The bulk of TKN results have exceeded the guideline (Figure 4), with 17 percent of samples below the guideline in the 2010-2015. The average concentration was elevated and exceeded the guideline at 0.645 mg/l (Table 4).

The results for NH3 showed very few exceedances occurred. Ninety-eight percent of results were below the guideline in the 2010-2015 reporting period (Figure 5). The average NH3 was well below the PWQO of 0.004 mg/l (Table 5).

Figure 2 Total phosphorous concentrations in Kings Creek, 2010-2015
Figure 3 Total phosphorous concentrations in Kings Creek, 2010-2015
Figure 3 Total Kjeldahl nitrogen concentrations in Kings Creek, 2010-2015
Figure 4 Total Kjeldahl nitrogen concentrations in Kings Creek, 2010-2015
Figure 4 Ammonia concentrations in Kings Creek, 2010-2015
Figure 5 Ammonia concentrations in Kings Creek, 2010-2015

Summary

Nutrient enrichment is not a significant feature at the monitored site on Kings Creek. Overall, average TP and NH3 concentrations are well below the guideline, while regular TKN exceedances were observed.  The elevated TKN concentrations coupled with low NH3 and TP results provide evidence that nutrient environment may be a natural feature in this part of the creek.  Upstream of CK75-01 there is limited development and large wetland areas which likely contribute to naturally high levels of organic nutrients. Best management practices such as minimizing storm water runoff, enhanced shoreline buffers, preventing the use of fertilizers and restricting livestock access should all be employed wherever possible to prevent unnecessary nutrient loading to downstream reaches and protect the “Good” water quality in this area.

2.3 Escherichia coli

Escherichia coli (E. coli) is used as an indicator of bacterial pollution from human or animal waste; in elevated concentrations, it can pose a risk to human health. The PWQO of 100 colony forming units/100 millilitres (CFU/100 ml) is used. E. coli counts greater than this guideline indicate that bacterial contamination may be a problem within a waterbody.

Table 6 summarizes the geometric mean[2] for the monitored site on Kings Creek within this catchment and shows the proportion of samples that meet the E. coli guideline of 100 CFU/100 ml. The results of the geometric mean with respect to the guideline for the 2010-2015 period is shown in Figure 6.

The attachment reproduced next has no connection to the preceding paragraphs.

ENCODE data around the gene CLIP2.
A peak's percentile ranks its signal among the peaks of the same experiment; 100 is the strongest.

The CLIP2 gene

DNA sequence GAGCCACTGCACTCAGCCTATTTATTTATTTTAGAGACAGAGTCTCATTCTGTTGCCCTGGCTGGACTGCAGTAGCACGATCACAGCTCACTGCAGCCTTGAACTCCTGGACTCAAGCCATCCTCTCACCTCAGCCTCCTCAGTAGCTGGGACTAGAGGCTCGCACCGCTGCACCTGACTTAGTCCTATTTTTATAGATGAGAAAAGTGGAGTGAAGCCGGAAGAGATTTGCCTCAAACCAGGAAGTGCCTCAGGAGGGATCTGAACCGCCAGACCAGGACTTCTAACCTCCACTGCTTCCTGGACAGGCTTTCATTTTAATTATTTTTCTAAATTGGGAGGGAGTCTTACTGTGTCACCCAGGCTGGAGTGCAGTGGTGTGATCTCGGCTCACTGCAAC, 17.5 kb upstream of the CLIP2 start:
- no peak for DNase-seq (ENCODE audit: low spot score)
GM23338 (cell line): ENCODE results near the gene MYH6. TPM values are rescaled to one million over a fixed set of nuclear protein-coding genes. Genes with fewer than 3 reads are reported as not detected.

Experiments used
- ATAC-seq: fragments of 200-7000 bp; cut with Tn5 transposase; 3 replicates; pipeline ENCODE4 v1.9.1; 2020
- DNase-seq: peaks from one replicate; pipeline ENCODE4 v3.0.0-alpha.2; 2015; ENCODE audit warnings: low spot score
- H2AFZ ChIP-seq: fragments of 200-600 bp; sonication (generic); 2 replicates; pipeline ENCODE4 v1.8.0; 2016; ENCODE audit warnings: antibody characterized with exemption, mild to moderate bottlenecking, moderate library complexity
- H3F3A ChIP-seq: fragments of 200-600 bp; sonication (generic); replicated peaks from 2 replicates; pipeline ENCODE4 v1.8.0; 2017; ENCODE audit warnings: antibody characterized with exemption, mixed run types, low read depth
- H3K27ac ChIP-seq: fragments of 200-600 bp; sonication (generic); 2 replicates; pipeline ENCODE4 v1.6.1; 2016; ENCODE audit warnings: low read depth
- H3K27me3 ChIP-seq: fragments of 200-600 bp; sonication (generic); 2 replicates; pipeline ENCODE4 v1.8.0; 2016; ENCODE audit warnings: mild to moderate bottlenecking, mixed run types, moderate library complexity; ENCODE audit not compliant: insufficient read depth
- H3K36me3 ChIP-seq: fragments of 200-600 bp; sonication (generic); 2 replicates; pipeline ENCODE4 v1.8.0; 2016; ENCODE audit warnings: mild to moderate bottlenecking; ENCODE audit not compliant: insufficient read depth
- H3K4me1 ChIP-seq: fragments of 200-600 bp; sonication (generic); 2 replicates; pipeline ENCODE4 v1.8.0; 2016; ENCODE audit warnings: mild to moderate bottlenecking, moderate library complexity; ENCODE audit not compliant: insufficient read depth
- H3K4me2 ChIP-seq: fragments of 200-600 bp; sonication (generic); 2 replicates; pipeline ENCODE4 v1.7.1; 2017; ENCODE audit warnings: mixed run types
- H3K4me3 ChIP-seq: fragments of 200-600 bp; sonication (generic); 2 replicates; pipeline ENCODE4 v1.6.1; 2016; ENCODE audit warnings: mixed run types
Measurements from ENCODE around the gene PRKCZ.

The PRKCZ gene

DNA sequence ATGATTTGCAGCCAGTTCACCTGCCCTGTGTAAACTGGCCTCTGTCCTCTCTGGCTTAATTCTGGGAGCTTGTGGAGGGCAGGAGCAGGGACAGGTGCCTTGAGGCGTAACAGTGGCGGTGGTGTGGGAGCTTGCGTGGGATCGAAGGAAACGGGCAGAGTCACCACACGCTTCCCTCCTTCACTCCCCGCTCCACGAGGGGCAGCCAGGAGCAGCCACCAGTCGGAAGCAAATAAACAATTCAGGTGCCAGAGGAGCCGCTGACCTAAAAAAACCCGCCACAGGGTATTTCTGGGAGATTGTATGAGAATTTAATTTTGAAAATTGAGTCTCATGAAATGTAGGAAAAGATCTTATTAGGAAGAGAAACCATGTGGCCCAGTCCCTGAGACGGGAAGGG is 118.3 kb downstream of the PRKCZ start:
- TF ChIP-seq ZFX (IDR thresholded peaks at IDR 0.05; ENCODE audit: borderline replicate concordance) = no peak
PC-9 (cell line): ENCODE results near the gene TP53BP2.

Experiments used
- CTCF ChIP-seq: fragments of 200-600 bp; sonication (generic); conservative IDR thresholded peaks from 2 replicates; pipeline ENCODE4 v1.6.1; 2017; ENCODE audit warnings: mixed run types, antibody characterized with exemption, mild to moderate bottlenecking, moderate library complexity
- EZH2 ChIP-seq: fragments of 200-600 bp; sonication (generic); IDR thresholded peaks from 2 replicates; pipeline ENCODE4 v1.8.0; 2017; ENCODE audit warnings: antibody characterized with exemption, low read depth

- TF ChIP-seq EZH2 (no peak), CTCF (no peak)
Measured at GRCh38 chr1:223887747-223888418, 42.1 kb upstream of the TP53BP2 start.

Table 6 Summary of E. coli results for Kings Creek, 2010-2015
E. coli 2010-2015
SiteGeometric Mean (CFU/100ml)Below GuidelineNo. Samples
CK75-014273%48
 
 

Monitoring Site CK75-01

E. coli counts at site CK75-01 were occasionally elevated. These exceedances generally occur in the mid-summer months where increased temperature would favour bacterial growth. Most samples (73 percent) are below the guideline in the 2010-2015 period (Figure 6). The count at the geometric was minimal at 42 CFU/100ml (Table 6).

Figure 5 Geometric mean of E. coli results in Kings Creek, 2010-2015
Figure 6 Geometric mean of E. coli results in Kings Creek, 2010-2015

Summary

Bacterial contamination does not appear to be a significant concern in this reach of Kings Creek. As previously noted; best management practices such as enhancing shoreline buffers, restricting livestock access and minimizing storm water runoff should be employed wherever possible to help protect and enhance water quality conditions in Kings Creek.  


1No Ontario guideline for TKN is presently available; however, waters not influenced by excessive organic inputs typically range from 0.100 to 0.500 mg/l, Environment Canada (1979) Water Quality Sourcebook, A Guide to Water Quality Parameters, Inland Waters Directorate, Water Quality Branch, Ottawa, Canada

2A type of mean or average, which indicates the central tendency or typical value of a set of numbers by using the product of their values (as opposed to the arithmetic mean which uses their sum). It is often used to summarize a variable that varies over several orders of magnitude, such as E. coli counts